# Show absence of prediction for one response variable and multiple predictors

I have the following question concerning ecological statistics in a scientific study I am performing. I have measured the amount of copepods (little invertebrates) at different locations and at different times of the year together with other parameters from the water. Thus:

• I have one single responsible variable y (in this case the number of live copepods in $$1m^3$$ of water).

• I have multiple predictor variables $$x_1$$ to $$x_i$$ (in this case temperature, acidity, salinity, amount of ammonium in the water, phosphate).

• I have done this at five different locations and for ten different months of the year each time. For a total of 50 different y variables measured and 250 x variables measured.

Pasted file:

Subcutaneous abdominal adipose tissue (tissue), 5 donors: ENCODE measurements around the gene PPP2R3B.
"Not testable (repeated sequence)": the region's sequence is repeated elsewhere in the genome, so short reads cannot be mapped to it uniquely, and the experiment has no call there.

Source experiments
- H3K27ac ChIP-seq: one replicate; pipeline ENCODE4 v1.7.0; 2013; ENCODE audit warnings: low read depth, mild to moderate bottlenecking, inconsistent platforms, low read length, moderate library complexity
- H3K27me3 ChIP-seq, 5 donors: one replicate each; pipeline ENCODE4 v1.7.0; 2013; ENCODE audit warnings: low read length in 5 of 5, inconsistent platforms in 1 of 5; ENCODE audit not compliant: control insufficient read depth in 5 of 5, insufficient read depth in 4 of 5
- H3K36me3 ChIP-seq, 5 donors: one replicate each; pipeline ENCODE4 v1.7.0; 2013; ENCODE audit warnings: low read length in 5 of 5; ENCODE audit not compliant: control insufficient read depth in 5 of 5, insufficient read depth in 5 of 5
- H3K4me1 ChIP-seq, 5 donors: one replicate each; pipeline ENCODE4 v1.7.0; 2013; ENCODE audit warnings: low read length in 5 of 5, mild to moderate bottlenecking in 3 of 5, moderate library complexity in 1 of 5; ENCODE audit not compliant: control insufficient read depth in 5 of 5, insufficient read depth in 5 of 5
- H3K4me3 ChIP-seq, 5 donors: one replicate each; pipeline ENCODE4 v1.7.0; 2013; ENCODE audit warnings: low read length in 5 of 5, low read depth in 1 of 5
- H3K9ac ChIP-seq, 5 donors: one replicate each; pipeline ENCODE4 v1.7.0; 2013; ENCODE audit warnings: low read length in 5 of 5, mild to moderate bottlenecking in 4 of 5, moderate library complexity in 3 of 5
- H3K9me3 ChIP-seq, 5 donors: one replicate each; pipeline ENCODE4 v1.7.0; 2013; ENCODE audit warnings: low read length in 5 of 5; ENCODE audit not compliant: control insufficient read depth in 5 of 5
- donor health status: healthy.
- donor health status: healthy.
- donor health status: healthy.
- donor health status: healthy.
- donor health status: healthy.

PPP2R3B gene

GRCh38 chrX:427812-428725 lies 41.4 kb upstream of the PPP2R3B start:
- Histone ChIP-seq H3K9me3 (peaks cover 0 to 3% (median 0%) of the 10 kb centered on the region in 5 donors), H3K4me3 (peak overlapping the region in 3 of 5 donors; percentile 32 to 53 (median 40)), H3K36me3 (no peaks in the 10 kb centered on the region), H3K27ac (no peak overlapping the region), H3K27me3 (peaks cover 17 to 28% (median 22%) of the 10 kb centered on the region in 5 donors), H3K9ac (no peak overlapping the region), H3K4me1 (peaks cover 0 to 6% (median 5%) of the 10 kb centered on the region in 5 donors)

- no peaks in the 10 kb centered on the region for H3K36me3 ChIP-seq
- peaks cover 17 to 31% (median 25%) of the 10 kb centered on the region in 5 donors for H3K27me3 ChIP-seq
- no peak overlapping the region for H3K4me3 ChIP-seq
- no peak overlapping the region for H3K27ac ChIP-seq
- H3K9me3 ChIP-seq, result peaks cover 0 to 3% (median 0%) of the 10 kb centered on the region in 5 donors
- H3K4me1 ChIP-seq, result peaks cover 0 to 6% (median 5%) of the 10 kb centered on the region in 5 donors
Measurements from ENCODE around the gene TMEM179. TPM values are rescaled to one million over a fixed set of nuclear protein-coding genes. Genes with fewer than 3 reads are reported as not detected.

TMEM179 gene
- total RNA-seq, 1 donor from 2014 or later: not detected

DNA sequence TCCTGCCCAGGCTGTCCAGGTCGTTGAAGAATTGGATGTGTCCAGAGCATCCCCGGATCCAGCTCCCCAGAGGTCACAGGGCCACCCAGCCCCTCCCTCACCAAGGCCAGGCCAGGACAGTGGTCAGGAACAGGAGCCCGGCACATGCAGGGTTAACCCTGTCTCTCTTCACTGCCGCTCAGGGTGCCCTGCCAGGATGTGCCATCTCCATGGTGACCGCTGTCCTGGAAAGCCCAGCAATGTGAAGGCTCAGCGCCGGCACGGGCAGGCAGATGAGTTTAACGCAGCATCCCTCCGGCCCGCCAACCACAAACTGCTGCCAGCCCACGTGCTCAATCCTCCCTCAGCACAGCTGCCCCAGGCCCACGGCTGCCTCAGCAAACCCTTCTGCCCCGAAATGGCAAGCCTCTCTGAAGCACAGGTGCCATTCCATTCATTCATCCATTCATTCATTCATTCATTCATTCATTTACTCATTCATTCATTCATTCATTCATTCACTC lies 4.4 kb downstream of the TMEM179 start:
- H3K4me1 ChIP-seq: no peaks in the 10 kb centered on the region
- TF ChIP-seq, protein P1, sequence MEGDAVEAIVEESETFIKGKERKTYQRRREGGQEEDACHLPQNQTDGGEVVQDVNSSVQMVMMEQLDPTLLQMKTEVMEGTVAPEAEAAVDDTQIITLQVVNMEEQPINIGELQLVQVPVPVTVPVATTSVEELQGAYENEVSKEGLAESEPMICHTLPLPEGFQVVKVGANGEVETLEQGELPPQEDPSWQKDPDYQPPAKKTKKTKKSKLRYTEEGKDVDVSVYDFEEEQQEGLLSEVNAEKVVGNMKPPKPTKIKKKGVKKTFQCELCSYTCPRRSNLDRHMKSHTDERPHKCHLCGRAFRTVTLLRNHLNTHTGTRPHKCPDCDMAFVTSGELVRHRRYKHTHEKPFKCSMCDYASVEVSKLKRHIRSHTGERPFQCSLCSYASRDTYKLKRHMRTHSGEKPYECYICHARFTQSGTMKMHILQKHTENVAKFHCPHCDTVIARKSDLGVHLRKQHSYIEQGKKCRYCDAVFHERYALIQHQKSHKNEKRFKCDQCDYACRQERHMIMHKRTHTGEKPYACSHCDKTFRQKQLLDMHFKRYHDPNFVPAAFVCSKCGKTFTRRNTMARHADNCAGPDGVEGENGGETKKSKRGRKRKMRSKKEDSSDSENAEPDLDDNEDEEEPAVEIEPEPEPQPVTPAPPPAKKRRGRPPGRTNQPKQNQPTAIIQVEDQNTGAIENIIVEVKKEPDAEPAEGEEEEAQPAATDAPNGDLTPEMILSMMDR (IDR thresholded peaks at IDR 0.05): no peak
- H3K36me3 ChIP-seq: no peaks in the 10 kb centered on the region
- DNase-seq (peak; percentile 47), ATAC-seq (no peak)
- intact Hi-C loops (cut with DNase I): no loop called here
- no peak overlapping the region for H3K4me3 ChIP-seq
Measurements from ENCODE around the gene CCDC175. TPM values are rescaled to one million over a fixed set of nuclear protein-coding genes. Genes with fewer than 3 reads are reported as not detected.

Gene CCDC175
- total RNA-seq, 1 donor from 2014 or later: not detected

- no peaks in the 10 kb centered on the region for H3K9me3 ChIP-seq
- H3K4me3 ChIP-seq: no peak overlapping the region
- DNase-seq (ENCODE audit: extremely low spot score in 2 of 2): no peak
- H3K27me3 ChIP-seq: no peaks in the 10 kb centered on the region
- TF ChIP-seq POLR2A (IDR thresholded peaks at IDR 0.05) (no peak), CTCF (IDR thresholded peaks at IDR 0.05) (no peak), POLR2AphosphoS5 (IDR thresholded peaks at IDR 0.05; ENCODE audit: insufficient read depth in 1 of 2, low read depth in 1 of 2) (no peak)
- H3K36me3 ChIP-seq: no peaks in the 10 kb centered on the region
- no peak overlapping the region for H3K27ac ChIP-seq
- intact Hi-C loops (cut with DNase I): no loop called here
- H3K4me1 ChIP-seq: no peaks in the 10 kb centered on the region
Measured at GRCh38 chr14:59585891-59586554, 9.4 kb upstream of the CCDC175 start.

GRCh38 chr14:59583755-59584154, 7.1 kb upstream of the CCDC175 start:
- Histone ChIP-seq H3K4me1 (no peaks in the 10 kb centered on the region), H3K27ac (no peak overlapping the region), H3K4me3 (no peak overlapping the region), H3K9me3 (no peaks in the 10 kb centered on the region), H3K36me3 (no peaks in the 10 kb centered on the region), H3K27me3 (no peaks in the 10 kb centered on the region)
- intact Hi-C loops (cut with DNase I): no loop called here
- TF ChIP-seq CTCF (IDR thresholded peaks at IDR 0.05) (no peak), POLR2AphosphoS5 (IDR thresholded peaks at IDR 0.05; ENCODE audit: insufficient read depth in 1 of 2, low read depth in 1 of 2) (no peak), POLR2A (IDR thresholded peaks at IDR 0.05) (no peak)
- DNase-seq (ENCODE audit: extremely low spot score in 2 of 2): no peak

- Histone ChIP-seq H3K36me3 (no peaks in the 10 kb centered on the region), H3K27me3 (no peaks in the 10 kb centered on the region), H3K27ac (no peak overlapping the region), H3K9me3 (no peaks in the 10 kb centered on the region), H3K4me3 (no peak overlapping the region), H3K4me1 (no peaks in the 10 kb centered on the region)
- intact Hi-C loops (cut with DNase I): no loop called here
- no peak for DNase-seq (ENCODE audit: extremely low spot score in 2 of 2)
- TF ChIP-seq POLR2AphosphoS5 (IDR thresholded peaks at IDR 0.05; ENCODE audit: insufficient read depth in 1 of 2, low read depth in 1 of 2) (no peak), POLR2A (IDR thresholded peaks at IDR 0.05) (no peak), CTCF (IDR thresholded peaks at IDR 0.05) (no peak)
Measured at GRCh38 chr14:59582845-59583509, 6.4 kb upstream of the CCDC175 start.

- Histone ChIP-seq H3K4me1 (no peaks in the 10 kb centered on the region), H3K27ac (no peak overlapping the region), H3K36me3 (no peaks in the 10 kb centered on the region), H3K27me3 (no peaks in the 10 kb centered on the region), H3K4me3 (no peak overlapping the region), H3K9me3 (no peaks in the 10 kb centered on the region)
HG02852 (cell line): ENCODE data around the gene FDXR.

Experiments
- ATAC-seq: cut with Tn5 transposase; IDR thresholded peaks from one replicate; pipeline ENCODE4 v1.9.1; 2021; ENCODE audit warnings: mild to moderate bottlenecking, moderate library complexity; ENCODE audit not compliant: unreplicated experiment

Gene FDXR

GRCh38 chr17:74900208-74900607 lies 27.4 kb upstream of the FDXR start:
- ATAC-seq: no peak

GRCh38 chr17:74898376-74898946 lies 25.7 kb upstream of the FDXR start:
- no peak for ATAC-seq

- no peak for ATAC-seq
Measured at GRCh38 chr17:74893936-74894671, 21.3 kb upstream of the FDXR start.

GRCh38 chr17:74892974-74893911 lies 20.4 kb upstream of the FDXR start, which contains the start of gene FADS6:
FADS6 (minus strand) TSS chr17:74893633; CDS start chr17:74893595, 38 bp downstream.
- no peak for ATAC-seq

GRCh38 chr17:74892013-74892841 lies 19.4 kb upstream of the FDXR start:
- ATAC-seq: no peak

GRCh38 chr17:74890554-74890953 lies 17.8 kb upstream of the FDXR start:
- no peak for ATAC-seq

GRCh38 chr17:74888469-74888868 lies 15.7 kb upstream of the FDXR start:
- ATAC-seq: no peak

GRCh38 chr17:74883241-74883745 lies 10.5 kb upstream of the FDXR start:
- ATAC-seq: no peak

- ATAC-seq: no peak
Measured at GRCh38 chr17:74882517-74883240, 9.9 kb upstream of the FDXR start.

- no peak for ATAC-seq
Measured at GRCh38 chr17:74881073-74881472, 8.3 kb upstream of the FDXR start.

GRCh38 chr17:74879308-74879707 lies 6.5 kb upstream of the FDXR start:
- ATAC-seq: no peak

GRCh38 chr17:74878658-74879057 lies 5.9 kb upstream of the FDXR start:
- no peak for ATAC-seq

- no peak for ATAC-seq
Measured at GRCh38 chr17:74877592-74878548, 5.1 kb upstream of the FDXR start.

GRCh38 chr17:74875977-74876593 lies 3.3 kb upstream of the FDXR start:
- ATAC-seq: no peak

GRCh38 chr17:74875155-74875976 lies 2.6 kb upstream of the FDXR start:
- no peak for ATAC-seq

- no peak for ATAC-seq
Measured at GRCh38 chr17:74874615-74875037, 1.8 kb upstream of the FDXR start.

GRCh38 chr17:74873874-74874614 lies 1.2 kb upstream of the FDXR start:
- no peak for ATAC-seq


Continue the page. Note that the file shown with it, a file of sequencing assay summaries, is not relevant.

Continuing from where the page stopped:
My hypothesis is that the copepods do not react to any of these environmental factors and they thrive independently of temperature, acidity, etc.

I thus would like a test to demonstrate the lack of correlation or lack of prediction power of the x variables. But I'm not sure what to do. How would you proceed? How would you express the certainty that these x do not influence y?

• What is the typical number of live copepods in 1m3 of water? How are you counting them? Commented Oct 13, 2018 at 3:56

Fit a mixed effect Poisson regression model. Fixed: $$x_1$$ to $$x_i$$ and month; random: location specific intercept. Of course, the response variable $$Y$$ is the number of live copepods in 1m$$^3$$ of water.
Statistical test is used to demonstrate that response variable $$Y$$ and covariate $$x_i$$ has relation. Here you want to see they has NO relation. Then presenting the confidence interval (CI) is better than presenting p value.